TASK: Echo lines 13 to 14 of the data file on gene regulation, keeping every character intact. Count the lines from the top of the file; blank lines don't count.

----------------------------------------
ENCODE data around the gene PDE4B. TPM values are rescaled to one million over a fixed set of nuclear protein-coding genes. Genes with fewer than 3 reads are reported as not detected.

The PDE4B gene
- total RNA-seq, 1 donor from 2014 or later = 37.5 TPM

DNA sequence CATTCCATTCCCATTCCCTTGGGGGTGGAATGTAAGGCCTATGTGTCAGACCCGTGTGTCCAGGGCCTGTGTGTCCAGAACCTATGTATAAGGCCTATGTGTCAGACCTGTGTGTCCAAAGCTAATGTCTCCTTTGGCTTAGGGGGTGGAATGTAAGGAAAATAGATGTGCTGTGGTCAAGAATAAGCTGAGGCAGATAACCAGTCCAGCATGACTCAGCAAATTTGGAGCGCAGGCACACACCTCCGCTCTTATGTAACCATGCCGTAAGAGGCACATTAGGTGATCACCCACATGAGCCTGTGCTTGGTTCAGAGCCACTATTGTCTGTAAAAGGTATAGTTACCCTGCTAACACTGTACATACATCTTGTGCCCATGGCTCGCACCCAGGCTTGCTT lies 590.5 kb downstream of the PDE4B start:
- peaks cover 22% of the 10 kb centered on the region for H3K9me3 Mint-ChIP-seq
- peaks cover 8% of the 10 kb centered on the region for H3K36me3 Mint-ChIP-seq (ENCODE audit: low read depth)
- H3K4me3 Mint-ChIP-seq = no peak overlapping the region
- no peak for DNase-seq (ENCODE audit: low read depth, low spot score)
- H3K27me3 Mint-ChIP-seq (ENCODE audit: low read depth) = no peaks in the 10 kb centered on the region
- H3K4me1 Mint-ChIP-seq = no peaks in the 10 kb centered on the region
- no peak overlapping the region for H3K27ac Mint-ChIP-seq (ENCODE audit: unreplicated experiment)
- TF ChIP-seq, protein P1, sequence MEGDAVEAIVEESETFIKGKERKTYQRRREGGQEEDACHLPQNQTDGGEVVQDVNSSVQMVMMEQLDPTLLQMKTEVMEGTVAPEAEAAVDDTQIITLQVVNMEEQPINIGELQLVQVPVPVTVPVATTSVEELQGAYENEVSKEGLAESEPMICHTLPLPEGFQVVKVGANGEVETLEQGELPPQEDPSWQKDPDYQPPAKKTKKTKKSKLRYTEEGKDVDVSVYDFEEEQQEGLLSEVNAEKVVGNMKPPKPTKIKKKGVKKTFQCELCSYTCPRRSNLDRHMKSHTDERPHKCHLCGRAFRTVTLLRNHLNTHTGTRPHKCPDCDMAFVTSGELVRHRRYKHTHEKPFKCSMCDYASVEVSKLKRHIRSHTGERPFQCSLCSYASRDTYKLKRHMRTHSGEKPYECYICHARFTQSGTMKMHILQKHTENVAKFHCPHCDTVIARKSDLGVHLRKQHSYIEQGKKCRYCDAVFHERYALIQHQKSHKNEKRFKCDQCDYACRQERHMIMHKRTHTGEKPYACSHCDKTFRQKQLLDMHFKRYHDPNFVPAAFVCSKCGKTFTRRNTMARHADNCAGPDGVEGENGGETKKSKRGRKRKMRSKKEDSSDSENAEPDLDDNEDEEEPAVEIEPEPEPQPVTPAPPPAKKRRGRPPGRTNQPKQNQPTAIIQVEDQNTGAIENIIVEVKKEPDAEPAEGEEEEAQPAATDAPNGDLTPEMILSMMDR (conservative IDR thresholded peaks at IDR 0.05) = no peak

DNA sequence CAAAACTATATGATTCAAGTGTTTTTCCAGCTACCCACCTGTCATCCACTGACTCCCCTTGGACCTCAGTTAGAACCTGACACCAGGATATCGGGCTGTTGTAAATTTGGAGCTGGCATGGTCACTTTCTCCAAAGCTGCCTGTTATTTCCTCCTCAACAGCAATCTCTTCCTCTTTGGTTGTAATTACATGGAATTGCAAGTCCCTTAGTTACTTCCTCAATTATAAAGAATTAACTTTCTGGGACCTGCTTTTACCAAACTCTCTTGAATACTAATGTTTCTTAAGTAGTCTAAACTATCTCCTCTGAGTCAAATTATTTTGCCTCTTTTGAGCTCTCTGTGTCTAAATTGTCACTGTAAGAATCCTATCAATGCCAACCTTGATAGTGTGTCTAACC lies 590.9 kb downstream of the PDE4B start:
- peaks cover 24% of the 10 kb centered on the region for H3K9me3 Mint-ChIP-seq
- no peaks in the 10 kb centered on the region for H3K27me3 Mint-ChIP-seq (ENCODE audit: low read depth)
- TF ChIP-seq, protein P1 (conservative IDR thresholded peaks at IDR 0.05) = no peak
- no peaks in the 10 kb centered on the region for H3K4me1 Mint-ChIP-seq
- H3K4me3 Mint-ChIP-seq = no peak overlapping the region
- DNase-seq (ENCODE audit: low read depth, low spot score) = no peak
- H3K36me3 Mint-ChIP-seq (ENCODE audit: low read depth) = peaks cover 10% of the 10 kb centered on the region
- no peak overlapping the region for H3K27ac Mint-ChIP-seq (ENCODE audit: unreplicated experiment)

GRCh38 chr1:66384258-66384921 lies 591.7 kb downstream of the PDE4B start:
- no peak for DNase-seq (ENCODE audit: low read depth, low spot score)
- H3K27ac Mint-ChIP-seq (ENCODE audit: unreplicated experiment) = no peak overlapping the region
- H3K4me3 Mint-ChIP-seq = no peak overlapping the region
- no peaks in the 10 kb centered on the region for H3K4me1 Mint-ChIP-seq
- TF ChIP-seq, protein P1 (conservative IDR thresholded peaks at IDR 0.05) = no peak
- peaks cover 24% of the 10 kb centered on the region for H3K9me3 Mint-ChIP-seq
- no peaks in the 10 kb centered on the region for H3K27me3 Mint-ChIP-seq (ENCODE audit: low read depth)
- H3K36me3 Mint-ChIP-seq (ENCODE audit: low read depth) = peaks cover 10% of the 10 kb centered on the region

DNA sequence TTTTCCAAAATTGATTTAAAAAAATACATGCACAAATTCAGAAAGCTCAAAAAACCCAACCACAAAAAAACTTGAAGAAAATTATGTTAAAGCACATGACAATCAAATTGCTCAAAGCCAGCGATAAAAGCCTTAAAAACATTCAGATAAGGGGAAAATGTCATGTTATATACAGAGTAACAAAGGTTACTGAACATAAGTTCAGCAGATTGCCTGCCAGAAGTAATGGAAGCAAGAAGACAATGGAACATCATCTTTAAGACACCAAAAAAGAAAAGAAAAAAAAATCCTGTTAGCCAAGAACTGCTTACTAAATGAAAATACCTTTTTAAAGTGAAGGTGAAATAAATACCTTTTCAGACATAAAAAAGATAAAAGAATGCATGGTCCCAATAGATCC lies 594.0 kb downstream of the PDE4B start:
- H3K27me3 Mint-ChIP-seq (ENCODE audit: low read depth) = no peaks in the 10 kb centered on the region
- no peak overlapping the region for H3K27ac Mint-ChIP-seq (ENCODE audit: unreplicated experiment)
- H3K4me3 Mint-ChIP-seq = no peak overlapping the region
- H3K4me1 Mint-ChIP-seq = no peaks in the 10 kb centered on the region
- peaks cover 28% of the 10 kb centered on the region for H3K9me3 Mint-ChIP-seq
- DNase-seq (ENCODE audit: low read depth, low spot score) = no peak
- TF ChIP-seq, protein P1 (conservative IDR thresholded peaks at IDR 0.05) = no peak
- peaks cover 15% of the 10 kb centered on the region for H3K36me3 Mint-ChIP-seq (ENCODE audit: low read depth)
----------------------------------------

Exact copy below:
DNA sequence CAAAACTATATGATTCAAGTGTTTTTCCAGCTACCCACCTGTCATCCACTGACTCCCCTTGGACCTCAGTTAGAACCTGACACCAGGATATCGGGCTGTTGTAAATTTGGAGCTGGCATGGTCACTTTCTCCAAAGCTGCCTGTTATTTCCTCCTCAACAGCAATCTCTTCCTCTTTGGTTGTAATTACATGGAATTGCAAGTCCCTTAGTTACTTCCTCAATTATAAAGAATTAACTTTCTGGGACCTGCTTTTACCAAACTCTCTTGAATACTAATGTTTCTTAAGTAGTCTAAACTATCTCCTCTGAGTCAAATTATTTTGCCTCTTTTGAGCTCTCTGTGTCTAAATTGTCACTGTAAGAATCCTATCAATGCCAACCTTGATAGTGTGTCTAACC lies 590.9 kb downstream of the PDE4B start:
- peaks cover 24% of the 10 kb centered on the region for H3K9me3 Mint-ChIP-seq